NYNJ Port Bayonne Bridge Project Ahead of Schedule - Global Trade Magazine
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  May 5th, 2017 | Written by

NYNJ Port Bayonne Bridge Project Ahead of Schedule

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  • Raising of the Bayonne Bridge roadway will allow the world's largest container vessels to pass beneath by June 30.
  • The existing lower roadway of the Bayonne Bridge will be removed six months ahead of schedule.
  • Low Bayonne Bridge draft clearance prevented larger ships from entering the port of NYNJ.

As of June 30, the $1.6 billion raising of the Bayonne Bridge roadway will allow the world’s ultra-large, environmentally friendly container vessels to pass beneath the span, gaining access to ports in Newark and Elizabeth, in New Jersey, and Staten Island, in New York.

New Jersey Governor Chris Christie announced that the existing lower roadway of the bridge, which had prevented larger ships from entering the East Coast’s busiest port terminals after passing through the recently widened Panama or Suez Canals will be removed six months ahead of its recently revised year-end schedule.

“The Raise the Roadway project is a true game-changer for the port, one of the state’s and this region’s most significant job creators, employing 336,000 people and generating billions of dollars in economic activity,” said Christie. “With the lifting of the bridge’s navigational restrictions, we expect these numbers to continue to grow and shipping lines to begin to send their larger ships to this port. As a result more businesses will seek to locate in the port area to create jobs, especially in the skilled trades while garnering the benefits being close to the port can bring. These businesses already generate nearly $53.5 billion in economic activity.”

The Bayonne Bridge currently has a navigational clearance of 151 feet, limiting the size of the vessels that can travel under it to 8,000 to 9,000 TEUs. The newly raised roadway will provide a clearance of 215 feet—the same as the Verrazano-Narrows Bridge—allowing ships with up to 18,000 TEUs to pass below to access terminals located in New Jersey and Staten Island. The largest ship currently able to navigate the waters below the bridge is 9,800 TEUs.

“Raise the Roadway is a visionary project, accomplishing what once seemed impossible for the long-term benefit of our regional economy,” said John Degnan, chairman of the Port Authority of New York and New Jersey. “It began with the unprecedented accomplishment of building a new roadway through an existing bridge structure, with traffic continuing to flow on a lower roadway. Removal of the lower roadway will make it one of the most important American infrastructure projects in history to facilitate global trade.”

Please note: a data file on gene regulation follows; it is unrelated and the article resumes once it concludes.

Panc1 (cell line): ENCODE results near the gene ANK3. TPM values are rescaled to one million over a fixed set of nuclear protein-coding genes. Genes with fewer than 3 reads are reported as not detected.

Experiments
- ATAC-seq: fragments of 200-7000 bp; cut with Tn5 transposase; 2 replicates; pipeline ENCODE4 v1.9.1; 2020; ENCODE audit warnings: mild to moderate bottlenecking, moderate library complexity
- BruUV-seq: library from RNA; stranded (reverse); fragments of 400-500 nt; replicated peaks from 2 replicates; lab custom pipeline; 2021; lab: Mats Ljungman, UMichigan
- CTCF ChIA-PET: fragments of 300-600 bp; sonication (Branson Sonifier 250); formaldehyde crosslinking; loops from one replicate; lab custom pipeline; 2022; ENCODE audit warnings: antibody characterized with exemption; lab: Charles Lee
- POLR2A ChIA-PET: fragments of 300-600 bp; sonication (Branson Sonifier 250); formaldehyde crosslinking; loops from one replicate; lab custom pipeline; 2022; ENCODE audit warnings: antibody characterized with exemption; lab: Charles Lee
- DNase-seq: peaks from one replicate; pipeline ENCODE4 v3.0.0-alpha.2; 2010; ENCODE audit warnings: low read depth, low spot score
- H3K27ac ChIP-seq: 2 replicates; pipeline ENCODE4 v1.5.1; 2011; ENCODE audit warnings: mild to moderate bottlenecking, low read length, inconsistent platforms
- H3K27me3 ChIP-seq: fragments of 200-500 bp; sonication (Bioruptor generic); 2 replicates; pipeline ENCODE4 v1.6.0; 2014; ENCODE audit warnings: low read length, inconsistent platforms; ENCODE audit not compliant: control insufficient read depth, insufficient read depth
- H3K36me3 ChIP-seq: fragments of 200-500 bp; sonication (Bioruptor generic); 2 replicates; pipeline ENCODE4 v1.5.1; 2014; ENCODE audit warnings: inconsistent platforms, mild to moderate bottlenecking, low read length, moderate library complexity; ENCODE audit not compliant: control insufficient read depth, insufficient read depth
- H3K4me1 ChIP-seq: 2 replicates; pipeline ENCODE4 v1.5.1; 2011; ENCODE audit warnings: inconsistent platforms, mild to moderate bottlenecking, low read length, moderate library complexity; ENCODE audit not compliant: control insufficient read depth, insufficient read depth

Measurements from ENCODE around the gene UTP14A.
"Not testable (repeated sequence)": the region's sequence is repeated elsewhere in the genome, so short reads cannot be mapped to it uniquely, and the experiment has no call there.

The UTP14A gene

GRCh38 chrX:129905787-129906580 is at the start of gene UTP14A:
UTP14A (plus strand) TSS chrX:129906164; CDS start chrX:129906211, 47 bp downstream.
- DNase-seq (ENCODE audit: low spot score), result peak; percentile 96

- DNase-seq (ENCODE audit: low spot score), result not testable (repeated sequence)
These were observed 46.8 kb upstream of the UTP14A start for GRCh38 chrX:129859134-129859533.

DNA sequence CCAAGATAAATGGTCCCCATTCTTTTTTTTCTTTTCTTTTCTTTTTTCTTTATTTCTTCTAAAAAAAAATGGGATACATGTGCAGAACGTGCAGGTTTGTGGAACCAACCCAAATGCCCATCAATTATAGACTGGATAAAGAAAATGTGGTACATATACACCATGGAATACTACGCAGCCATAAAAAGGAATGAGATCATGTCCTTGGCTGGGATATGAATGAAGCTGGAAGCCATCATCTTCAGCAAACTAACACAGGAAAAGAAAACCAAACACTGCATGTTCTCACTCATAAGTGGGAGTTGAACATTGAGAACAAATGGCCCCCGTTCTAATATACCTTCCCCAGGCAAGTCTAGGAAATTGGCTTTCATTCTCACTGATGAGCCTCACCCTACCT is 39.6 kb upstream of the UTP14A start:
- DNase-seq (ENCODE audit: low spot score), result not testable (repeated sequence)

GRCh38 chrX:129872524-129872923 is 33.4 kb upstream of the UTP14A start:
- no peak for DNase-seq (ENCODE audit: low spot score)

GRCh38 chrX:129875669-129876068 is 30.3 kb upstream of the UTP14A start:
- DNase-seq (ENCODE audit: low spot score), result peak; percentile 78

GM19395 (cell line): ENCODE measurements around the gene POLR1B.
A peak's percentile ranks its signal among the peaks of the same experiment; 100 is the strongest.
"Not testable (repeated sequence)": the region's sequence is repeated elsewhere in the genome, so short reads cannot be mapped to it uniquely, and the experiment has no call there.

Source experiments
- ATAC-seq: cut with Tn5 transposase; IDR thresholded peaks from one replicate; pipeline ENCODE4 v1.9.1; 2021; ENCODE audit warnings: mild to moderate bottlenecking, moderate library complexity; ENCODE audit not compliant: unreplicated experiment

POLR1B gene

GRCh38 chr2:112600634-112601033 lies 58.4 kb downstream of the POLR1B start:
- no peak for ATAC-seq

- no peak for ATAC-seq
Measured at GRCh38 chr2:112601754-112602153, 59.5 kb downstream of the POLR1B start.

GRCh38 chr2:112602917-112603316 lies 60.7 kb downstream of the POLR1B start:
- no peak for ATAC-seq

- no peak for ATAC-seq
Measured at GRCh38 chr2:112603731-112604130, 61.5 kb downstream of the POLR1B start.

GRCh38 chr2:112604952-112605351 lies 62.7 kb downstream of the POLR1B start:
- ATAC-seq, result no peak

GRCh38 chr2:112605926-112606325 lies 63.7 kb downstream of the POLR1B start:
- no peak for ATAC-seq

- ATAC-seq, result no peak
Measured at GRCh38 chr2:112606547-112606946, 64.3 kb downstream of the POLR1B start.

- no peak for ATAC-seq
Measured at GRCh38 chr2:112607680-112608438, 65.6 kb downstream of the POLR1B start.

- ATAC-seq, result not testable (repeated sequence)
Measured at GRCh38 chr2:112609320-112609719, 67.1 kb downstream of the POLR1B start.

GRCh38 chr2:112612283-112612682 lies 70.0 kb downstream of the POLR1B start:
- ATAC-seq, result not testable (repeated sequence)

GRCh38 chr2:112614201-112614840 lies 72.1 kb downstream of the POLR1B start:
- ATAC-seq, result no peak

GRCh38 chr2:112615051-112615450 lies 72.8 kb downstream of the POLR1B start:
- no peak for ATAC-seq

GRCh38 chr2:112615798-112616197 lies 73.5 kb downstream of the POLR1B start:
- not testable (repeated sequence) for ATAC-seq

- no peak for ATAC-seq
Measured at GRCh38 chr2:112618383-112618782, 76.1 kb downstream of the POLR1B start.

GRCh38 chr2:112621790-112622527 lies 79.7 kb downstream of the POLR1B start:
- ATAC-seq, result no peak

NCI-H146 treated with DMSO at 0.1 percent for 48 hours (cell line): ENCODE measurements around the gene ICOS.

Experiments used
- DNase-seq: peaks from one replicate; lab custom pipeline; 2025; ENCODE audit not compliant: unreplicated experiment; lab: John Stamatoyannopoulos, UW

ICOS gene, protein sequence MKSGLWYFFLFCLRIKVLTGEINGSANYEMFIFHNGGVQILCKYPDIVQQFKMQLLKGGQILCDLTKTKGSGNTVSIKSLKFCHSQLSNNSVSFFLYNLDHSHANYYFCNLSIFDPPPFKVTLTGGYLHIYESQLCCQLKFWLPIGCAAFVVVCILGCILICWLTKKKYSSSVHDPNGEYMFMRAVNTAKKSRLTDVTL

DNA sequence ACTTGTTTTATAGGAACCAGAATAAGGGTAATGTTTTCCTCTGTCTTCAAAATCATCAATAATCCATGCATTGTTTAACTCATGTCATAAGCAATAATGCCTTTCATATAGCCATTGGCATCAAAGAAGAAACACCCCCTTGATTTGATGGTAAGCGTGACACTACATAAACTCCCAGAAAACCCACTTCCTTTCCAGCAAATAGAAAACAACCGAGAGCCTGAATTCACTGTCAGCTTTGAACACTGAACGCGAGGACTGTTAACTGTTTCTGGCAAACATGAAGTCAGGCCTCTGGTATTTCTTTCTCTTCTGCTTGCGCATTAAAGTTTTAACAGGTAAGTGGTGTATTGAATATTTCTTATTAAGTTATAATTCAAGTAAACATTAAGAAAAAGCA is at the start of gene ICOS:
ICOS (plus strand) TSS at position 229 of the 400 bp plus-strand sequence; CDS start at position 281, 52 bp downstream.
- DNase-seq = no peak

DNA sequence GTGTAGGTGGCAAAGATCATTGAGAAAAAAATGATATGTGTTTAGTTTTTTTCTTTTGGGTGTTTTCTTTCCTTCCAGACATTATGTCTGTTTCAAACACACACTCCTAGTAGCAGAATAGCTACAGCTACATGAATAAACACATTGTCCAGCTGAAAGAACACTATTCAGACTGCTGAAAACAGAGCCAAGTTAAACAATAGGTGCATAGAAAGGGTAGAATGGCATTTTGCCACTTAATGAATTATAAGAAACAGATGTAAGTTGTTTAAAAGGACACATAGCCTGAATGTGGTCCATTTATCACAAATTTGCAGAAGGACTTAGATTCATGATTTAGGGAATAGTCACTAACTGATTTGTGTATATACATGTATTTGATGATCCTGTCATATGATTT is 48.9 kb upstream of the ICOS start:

Larger ships will reduce operating costs for shipping lines, which can ultimately result in lower prices for consumer goods sold in the New York-New Jersey region and beyond, such as beverages, clothing, and furniture.

To the benefit of area motorists, in February, the project, achieved a new milestone with the opening of the elevated roadway through the existing arch bridge and over the original roadway, while maintaining traffic flow on the lower span. The bridge will be built to its full width by 2019 – at which point motorists will benefit from a fully modern, safer and wider roadway with four 12-foot wide lanes in each direction, outside and inside shoulders and a shared-use pedestrian and bicycle path.

Besides Raise the Roadway, the Port Authority and the federal government invested $2.1 billion in a 50-foot navigation channel deepening project at the port and the Port Authority invested $600 million for on-dock rail projects. Private sector terminal operators have also invested billions in their operations.

The Port of New York and New Jersey is the busiest port on the East Coast and the third busiest in the country after Los Angeles and Long Beach.

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